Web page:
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Power

The right, ability, or authority to perform an act. An ability to generate a change in a particular legal relationship by doing or not doing a certain act.

In a restricted sense, a liberty or authority that is reserved by, or limited to, a person to dispose of real or Personal Property, for his or her own benefit or for the benefit of others, or that enables one person to dispose of an interest that is vested in another.

power

n. the right, authority and ability to take some action or accomplish something, including demanding action, executing documents, contracting, taking title, transferring, exercising legal rights, and many other acts.

power

noun auspices, authority, command, control, controlment, dominance, domination, eminence, facility, force, hold, importance, jurisdiction, mastership, mastery, potency, potestas, predominance, prepollence, prepollency, pressure, primacy, puissance, reign, rule, supremacy, sway, vis, warrant, weight
Associated concepts: apparent power, appointing power, arritrary power, capacity, concurrent power, contingent power, continuing power, delegated power, discretionary power, equitable power, exercise of power, extinguishment of power, extraordinary power, general power, implicit power, implied power, inchoate power, incidental power, inherent power, legislative power, limited power, mandaaory power, necessary power, nonexclusive power of appointment, power coupled with an interest, power of alienntion, power of appointment, power of attorney, power of disposition, power of sale, power of termination, release of power, retention of power, revocation of power, special power, taxing power, testamentary power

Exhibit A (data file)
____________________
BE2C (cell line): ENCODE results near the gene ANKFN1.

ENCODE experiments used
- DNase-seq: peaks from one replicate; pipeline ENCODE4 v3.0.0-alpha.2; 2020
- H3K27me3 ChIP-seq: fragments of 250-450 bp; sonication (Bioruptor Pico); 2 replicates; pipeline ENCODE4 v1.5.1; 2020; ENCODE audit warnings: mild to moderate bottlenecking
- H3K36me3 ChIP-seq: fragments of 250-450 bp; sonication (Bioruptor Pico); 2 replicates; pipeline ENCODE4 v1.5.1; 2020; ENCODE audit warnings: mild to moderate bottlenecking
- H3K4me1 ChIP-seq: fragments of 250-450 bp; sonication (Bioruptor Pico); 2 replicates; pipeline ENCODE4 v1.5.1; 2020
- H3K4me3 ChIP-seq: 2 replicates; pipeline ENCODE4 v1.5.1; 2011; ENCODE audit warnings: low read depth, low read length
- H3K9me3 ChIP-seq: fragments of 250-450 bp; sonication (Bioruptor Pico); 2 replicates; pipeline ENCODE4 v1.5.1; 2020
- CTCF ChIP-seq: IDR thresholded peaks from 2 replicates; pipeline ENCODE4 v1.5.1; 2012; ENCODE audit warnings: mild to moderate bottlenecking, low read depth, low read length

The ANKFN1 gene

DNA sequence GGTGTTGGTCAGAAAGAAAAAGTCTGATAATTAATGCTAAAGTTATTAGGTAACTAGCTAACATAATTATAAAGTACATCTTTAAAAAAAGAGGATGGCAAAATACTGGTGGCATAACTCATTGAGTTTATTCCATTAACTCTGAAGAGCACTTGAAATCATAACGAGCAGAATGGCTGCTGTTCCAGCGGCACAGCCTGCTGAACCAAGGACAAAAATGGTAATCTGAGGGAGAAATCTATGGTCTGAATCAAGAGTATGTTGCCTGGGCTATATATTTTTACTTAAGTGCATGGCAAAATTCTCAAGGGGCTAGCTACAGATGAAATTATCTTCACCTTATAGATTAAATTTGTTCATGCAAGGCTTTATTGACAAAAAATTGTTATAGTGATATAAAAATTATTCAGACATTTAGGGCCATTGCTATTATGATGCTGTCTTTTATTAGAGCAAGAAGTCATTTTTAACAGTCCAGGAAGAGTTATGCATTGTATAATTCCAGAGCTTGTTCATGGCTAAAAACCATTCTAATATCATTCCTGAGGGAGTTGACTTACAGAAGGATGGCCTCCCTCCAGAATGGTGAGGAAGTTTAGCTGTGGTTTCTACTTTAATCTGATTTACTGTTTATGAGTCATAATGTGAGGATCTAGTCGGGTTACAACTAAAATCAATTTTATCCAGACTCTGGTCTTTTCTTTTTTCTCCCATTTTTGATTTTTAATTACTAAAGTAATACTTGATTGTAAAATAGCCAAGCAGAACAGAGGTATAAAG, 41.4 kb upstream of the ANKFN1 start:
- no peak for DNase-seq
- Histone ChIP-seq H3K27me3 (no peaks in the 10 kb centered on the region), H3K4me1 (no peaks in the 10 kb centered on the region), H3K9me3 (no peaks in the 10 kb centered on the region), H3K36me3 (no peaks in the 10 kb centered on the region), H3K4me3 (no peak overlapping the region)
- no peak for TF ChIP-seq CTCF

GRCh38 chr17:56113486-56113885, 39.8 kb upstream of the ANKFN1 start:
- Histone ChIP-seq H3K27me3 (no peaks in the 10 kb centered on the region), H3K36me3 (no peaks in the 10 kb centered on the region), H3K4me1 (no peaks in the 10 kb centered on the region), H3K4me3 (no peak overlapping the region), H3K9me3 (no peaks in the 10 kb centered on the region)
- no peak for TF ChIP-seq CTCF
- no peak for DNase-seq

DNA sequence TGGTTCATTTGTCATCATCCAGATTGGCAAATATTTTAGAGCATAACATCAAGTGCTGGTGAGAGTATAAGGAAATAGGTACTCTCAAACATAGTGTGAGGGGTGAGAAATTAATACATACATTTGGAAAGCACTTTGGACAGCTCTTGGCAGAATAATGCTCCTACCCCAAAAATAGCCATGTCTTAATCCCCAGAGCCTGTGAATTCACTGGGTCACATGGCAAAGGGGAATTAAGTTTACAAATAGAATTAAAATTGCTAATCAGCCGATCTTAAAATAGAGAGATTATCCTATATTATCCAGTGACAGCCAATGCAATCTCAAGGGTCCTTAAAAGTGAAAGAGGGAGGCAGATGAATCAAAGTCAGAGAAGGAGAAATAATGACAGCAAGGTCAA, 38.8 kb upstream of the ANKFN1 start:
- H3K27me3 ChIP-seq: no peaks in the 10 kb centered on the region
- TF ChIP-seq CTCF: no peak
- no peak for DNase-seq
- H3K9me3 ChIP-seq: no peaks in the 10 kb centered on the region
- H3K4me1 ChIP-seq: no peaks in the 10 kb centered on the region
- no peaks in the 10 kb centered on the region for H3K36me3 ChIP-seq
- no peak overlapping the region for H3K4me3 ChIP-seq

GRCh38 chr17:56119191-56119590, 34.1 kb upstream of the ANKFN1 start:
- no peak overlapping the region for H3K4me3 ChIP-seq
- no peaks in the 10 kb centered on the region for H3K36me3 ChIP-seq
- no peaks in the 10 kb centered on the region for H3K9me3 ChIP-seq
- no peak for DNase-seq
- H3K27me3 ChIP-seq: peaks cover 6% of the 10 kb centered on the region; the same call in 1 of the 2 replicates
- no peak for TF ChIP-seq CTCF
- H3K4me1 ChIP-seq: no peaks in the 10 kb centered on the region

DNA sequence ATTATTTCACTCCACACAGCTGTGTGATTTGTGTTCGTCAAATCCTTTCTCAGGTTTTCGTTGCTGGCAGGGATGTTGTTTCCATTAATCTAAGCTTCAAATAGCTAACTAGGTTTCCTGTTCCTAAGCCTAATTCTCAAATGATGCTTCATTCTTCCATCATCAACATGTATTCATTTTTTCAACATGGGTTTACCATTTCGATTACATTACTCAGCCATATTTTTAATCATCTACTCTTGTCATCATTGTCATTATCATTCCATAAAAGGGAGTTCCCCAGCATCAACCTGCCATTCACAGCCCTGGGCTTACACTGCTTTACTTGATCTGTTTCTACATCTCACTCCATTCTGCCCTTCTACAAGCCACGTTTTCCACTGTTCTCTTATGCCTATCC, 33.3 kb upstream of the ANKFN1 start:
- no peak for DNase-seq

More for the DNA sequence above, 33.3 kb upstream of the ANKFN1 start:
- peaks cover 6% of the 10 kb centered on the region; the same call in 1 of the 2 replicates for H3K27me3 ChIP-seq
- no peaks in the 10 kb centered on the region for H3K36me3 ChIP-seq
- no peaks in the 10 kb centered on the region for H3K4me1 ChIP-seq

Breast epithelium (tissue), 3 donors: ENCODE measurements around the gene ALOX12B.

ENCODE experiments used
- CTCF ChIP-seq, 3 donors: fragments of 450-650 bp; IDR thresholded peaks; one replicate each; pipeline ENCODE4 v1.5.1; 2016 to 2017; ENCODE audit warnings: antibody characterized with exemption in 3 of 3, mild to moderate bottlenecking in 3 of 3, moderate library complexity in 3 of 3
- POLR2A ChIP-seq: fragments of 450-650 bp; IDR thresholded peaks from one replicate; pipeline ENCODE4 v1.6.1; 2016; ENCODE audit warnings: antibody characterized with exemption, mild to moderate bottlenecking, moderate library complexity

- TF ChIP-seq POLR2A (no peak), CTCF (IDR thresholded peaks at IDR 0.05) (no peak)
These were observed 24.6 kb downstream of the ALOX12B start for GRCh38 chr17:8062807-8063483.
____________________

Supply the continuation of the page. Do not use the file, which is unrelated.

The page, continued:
Foreign phrases: Nemo potest facere per obliquum quod non potest facere per directum.No man can do indirectly that which he cannot do directly. Sequi debet potentia justitiam, non praecedere. Power ought to follow justice, not precede it. Potentia non est nisi ad bonum. Power is not conferred but for the good. Fortior et potentior est dissositio legis quam hominis. The disposition of the law has greater force and stronger effect than that of man. Frustra est potentia quae nunquam venit in actum. A power is a vain one if it is never exercised. Potestas stricte interpretatur . Power should be strictly interpreted. Delegatus non potest delegare. A representative cannot delegate his authority.